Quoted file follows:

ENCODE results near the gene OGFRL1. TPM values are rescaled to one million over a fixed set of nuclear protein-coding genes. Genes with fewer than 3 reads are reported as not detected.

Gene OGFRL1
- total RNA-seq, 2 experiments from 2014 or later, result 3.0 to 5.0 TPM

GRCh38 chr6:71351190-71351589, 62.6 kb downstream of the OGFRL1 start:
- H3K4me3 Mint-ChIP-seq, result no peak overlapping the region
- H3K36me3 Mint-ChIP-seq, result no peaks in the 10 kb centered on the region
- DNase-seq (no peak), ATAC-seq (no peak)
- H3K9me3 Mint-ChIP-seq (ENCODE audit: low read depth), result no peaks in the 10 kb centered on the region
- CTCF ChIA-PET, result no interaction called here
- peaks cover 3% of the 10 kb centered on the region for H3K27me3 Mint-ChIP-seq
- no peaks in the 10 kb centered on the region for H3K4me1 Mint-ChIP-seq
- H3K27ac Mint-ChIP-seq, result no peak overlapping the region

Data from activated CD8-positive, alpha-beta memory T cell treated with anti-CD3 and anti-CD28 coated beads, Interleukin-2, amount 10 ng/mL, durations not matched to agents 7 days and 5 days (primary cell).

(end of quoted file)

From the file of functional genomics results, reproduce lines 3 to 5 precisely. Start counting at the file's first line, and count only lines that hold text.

- total RNA-seq, 2 experiments from 2014 or later, result 3.0 to 5.0 TPM

GRCh38 chr6:71351190-71351589, 62.6 kb downstream of the OGFRL1 start:
- H3K4me3 Mint-ChIP-seq, result no peak overlapping the region